Think back for a minute...how many times have Dean and Sam Winchester been knocked out cold by a blunt instrument? Lets just say from season seven upwards… ten? Twenty? Thirty times? As such, just how has neither brother sustained some form of serious trauma? Other than mild concussion?
Metal pipes, chairs, baseball bats...the boys have been hit with them all, and bar a brief period of unconsciousness, both seem to shake it off pretty fast. Are their heads made of reinforced titanium? Perhaps season ten will unveil a plot that shows both are actually descendants of Wolverine, hence feature an Adamantium skeleton, or at least cranium? Whatever the case, it’s laughable.
I’m not saying I want to see season ten upwards (if the show makes it that far) featuring a paraplegic Winchester, but I would like to see the boys show some form of recognisable trauma...perhaps occasional memory loss, or the odd migraine or two? Just something to prove that, despite all the demonic/angelic possession and hellish mutation, the Winchester’s are still some part human.
4. The lack of new characters
Castiel, Crowley, Metatron… all once seemingly on the verge of leaving, or being written out, and yet all key players in season nine.
While I love each and every one - Mark Sheppard’s portrayal of Crowley in particular is one that gets better and better - the show’s lack of character progression is leaving a rather stale taste in the mouth.
If rumours are to believed, however, a new character is to be introduced towards the very end of the season, one that may pave the way for a Supernatural spin-off. If this is true, it’s an interesting development - after all, a clean break would allow the producers to press the metaphorical reset button - but as a Supernatural fan it’s upsetting. The show is in need of improvement now, not at the very end. It’s a sick marketing ploy and I’m not falling for it.
5. The humourless joke that is Dean and Sam’s own mortality
Heaven hates them. Hell hates them. Most people on earth learn to hate them. Simply put, the Winchesters aren’t the most loveable of brothers. And yet, their friendship, their love, their on/off relationship is what brings us, the fans, back...week in, week out.
Over the course of its running we’ve seen the Winchesters defeat the most challenging of foes, from Lucifer himself to pretty much all of Heaven, and on occasions the boys have paid the ultimate sacrifice.
But actually...they haven’t.
You see, unlike the rest of mankind the rules of death don’t apply to the Winchesters. When one dies the other finds a spell, trades his soul or agrees a deal with any willing demon/angel in exchange for the brothers return. On one rare occasion we found out that Sam had given up on bringing his brother back and for once, the brothers appeared mortal.
Conversely though, season nine returned to the usual blueprint...and I for one groaned at the predictability once more. As Sam lies dying in a coma, Dean makes a deal with an Angel to heal him from the inside. Furthermore, this is just after big brother Dean had stopped his brother from closing the gates of heaven and hell to keep him alive.
Now, I appreciate that Dean and Sam are vital elements of the show. More so, the existence of Supernatural really does rely heavily on their involvement, as one would struggle to operate without the other (mainly as Ackles and Padalecki bounce so well off each other). However, the ambiguity of the pairs mortality means that its hard to take any threat seriously. Thinking back, I can think of at least three separate occasions where one has brought the other back from death's door. Worryingly, the Winchesters are regularly proving more immortal than angels and demons themselves...how can that be?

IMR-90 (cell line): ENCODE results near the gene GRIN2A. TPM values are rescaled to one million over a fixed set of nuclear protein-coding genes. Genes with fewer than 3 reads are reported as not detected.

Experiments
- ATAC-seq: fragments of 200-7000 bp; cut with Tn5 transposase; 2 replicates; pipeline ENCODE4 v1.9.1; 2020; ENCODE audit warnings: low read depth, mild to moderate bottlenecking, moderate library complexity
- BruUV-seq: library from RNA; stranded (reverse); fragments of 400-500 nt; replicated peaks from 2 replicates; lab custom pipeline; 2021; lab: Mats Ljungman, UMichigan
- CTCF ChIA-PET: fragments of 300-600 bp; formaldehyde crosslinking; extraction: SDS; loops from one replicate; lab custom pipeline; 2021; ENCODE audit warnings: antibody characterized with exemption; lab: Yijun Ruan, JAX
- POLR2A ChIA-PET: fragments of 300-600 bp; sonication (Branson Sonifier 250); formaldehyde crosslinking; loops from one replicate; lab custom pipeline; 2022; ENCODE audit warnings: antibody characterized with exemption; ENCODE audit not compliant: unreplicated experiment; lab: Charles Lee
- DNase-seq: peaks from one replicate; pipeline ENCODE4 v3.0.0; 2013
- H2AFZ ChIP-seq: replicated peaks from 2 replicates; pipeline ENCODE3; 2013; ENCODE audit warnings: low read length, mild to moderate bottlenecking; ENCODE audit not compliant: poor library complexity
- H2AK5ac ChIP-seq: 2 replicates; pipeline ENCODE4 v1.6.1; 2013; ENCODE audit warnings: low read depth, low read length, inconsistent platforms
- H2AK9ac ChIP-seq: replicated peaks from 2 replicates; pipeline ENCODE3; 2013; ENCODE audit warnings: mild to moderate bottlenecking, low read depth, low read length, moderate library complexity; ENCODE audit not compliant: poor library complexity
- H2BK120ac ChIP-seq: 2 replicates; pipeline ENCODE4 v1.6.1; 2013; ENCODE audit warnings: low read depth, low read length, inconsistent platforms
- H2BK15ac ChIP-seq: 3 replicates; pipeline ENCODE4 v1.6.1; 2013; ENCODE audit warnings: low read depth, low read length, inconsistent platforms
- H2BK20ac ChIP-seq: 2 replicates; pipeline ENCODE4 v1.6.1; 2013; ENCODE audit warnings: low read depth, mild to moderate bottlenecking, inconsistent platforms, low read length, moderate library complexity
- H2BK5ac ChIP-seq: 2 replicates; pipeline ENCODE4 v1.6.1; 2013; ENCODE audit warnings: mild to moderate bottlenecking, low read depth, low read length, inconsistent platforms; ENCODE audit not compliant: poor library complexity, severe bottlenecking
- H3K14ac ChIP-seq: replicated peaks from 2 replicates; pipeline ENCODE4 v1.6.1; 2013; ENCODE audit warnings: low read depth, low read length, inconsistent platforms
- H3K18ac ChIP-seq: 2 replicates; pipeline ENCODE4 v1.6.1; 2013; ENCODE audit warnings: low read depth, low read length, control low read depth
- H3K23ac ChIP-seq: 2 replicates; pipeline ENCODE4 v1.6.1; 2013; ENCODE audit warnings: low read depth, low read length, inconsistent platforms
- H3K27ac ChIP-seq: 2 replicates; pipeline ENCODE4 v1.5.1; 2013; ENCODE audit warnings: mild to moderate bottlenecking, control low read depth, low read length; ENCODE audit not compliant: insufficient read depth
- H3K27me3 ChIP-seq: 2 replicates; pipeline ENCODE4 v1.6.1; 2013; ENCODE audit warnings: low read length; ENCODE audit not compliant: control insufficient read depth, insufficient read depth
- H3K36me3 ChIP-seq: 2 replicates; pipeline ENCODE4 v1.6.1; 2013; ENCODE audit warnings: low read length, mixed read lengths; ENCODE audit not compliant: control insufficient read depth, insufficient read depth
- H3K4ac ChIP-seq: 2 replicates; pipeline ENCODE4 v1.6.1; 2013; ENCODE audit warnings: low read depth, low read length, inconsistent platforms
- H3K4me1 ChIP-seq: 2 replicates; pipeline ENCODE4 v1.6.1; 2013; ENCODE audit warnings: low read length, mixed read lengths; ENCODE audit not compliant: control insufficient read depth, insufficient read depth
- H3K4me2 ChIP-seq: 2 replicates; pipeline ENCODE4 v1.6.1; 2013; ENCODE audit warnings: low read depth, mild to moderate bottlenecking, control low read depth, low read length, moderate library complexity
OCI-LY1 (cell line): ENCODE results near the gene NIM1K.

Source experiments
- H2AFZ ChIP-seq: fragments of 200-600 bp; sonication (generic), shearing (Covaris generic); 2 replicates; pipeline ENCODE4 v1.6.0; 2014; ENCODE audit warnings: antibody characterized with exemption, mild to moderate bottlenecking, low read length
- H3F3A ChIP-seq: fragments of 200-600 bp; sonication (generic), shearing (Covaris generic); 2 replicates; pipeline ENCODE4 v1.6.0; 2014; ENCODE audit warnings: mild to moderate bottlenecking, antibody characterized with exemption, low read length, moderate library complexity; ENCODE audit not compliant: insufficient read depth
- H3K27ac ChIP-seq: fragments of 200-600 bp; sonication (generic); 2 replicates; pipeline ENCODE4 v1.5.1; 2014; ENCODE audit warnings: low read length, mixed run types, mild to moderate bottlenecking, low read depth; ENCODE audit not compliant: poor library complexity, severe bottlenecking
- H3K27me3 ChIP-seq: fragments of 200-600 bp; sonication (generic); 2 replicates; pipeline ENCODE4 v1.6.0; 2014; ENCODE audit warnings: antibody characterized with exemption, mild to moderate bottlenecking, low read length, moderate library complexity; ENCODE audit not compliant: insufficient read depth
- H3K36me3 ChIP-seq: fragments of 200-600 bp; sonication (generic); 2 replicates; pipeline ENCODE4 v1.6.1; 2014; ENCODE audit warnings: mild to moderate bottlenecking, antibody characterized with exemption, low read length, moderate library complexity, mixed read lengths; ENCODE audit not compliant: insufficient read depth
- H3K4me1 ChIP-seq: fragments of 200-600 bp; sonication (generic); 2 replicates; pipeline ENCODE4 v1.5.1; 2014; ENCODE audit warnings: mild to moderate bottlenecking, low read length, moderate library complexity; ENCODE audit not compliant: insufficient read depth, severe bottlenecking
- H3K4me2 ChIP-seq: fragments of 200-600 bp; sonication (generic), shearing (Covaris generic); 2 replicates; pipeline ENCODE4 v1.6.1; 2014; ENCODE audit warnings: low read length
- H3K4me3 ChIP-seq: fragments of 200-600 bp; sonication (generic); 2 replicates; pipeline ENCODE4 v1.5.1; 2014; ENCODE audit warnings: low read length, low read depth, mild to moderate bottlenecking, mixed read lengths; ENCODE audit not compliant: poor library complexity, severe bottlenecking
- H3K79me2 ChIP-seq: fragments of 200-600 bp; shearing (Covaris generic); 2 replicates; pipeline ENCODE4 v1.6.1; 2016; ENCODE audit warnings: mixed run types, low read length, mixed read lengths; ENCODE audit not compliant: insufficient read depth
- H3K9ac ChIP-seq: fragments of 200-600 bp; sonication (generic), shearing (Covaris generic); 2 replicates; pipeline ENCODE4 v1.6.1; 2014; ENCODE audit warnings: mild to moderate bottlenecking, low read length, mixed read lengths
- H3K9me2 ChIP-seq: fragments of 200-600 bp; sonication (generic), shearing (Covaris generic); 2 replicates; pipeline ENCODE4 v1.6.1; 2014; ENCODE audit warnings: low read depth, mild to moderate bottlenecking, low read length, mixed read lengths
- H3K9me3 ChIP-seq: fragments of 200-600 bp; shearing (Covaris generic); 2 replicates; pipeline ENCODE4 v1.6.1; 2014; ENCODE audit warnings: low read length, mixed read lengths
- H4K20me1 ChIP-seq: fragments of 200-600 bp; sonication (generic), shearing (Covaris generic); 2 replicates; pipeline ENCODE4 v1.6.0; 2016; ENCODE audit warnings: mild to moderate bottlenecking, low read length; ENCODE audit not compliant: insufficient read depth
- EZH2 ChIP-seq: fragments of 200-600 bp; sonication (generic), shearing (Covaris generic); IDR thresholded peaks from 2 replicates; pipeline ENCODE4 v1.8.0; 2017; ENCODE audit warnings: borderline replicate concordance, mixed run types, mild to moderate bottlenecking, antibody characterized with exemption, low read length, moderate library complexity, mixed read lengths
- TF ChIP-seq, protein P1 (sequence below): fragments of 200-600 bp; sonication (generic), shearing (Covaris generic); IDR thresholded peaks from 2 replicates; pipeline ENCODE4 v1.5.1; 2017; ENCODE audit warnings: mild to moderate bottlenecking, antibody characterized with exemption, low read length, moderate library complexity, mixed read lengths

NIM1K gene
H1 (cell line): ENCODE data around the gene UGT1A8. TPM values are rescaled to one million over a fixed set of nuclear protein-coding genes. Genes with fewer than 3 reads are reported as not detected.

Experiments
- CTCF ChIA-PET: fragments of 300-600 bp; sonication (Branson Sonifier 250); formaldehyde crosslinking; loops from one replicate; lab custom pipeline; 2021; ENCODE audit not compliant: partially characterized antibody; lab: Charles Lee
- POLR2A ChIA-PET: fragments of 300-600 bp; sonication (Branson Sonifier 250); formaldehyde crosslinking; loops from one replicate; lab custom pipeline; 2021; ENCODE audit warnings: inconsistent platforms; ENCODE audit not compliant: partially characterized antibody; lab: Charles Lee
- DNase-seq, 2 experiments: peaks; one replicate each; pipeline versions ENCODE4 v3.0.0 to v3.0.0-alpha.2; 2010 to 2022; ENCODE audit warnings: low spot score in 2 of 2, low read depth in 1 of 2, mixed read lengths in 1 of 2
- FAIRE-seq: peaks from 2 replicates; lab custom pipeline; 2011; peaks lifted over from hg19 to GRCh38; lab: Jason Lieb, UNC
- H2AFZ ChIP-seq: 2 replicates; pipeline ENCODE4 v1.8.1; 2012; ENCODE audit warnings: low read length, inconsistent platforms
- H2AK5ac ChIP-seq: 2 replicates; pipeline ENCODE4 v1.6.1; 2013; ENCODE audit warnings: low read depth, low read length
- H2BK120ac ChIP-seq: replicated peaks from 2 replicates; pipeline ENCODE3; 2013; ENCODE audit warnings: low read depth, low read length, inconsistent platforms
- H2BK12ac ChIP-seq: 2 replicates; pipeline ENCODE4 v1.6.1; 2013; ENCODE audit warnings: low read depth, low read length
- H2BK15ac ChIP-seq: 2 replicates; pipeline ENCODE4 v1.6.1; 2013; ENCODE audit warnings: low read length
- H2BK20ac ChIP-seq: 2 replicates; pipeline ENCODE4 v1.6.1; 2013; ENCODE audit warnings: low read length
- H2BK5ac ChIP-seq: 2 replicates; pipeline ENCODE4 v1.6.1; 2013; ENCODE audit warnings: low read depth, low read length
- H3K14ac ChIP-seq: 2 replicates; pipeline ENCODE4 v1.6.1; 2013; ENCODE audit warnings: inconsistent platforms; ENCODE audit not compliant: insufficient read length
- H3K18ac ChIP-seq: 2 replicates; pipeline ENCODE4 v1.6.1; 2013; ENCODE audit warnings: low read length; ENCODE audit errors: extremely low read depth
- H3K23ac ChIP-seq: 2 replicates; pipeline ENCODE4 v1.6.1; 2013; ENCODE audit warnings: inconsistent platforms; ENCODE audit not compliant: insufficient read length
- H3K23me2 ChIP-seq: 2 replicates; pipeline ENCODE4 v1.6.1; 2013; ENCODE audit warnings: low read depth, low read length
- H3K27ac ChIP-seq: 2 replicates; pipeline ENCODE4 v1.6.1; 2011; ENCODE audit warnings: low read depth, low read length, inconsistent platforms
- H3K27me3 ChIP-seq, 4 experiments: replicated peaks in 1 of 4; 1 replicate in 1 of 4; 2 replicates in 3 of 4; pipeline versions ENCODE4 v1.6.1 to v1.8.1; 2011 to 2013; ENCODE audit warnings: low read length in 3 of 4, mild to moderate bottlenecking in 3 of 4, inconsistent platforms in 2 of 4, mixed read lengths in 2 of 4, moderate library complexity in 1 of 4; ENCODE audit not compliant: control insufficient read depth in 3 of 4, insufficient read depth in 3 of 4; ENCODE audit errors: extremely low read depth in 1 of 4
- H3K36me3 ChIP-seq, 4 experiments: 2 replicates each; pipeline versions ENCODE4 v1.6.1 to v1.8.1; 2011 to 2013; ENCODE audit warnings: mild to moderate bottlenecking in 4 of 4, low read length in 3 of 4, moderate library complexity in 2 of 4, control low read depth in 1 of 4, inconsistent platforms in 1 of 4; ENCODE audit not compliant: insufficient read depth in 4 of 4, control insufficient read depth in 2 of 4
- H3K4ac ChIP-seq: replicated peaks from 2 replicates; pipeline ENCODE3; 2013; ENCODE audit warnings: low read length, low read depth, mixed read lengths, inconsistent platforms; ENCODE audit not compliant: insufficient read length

Honestly, I have no idea how this can be fixed without killing off one or other brother, but I feel the time has come for a change, of sorts, to this ridiculous formula.
6. The ease in which Dean and Sam seem to be ending their villains
The Supernatural formula has always been pretty similar - one main villain for the series; a litter of supernatural pawns to deal with on a weekly basis, and a few emotional moments peppered in between. Thing is, of recent the boys battles have required them even to break a sweat.
Like Steven Seagal, the Winchesters are disposing of their aggressors with minimal effort (Seagal’s was more to do with the expanding gut, and saw him using more weapons thus reducing the risk of breathlessness as a result of physical combat) and it’s a worrying trait. While the episodes remain the same length, the amount of time the brothers spend in peril before ending their supernatural foe is at an all time low. Particular thoughts must fall to the Reverend’s wife in S9:E12, ‘Sharp Teeth’, which was a painfully poor end to an interesting enough episode concept.
Ultimately, I’d like to see more peril, actual threat, and more strain in ending lives. Is that to much to ask?
Does this need explaining? The show has got so low that Jersey Shore’s Italian meatball Snooki is guest starring as a demon. No joke.
What next… The Situation as an arch-angel? Ronnie as Gremlin? Please...stop bastardising our show guys.
IF YOU ENJOYED THIS ARTICLE, PLEASE HELP SUPPORT OUR SITE, AT NO COST WITH ONE CLICK ON THE FACEBOOK 'LIKE' BUTTON BELOW:
If you're interested in writing for Shadowlocked (disc and screening reviews, etc, or just getting some extra coverage for your extraordinary writing talent, get in touch with us.